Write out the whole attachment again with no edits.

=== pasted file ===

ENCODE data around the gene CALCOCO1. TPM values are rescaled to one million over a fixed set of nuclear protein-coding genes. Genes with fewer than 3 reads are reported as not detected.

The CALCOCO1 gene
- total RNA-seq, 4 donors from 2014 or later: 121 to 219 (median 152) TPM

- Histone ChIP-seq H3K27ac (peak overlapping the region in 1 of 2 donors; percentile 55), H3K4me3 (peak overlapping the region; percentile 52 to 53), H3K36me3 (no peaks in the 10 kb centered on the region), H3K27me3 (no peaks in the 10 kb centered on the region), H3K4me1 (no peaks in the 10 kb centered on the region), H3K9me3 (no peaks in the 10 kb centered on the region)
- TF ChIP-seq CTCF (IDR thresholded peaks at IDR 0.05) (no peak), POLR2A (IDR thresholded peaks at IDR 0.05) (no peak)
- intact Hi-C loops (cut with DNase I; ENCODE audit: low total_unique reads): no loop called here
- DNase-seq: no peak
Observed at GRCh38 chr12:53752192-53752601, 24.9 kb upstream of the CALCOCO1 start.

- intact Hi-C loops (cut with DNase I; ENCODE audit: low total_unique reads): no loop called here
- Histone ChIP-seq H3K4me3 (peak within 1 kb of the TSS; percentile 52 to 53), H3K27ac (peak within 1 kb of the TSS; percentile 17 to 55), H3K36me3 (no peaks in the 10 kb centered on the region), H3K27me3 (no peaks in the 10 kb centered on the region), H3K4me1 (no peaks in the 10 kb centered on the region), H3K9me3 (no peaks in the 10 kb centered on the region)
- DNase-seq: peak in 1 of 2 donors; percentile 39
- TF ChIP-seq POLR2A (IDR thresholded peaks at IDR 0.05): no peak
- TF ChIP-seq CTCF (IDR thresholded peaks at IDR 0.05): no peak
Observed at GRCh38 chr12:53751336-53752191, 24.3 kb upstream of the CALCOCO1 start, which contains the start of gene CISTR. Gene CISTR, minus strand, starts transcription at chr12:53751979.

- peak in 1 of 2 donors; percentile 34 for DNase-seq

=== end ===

ENCODE data around the gene CALCOCO1. TPM values are rescaled to one million over a fixed set of nuclear protein-coding genes. Genes with fewer than 3 reads are reported as not detected.

The CALCOCO1 gene
- total RNA-seq, 4 donors from 2014 or later: 121 to 219 (median 152) TPM

- Histone ChIP-seq H3K27ac (peak overlapping the region in 1 of 2 donors; percentile 55), H3K4me3 (peak overlapping the region; percentile 52 to 53), H3K36me3 (no peaks in the 10 kb centered on the region), H3K27me3 (no peaks in the 10 kb centered on the region), H3K4me1 (no peaks in the 10 kb centered on the region), H3K9me3 (no peaks in the 10 kb centered on the region)
- TF ChIP-seq CTCF (IDR thresholded peaks at IDR 0.05) (no peak), POLR2A (IDR thresholded peaks at IDR 0.05) (no peak)
- intact Hi-C loops (cut with DNase I; ENCODE audit: low total_unique reads): no loop called here
- DNase-seq: no peak
Observed at GRCh38 chr12:53752192-53752601, 24.9 kb upstream of the CALCOCO1 start.

- intact Hi-C loops (cut with DNase I; ENCODE audit: low total_unique reads): no loop called here
- Histone ChIP-seq H3K4me3 (peak within 1 kb of the TSS; percentile 52 to 53), H3K27ac (peak within 1 kb of the TSS; percentile 17 to 55), H3K36me3 (no peaks in the 10 kb centered on the region), H3K27me3 (no peaks in the 10 kb centered on the region), H3K4me1 (no peaks in the 10 kb centered on the region), H3K9me3 (no peaks in the 10 kb centered on the region)
- DNase-seq: peak in 1 of 2 donors; percentile 39
- TF ChIP-seq POLR2A (IDR thresholded peaks at IDR 0.05): no peak
- TF ChIP-seq CTCF (IDR thresholded peaks at IDR 0.05): no peak
Observed at GRCh38 chr12:53751336-53752191, 24.3 kb upstream of the CALCOCO1 start, which contains the start of gene CISTR. Gene CISTR, minus strand, starts transcription at chr12:53751979.

- peak in 1 of 2 donors; percentile 34 for DNase-seq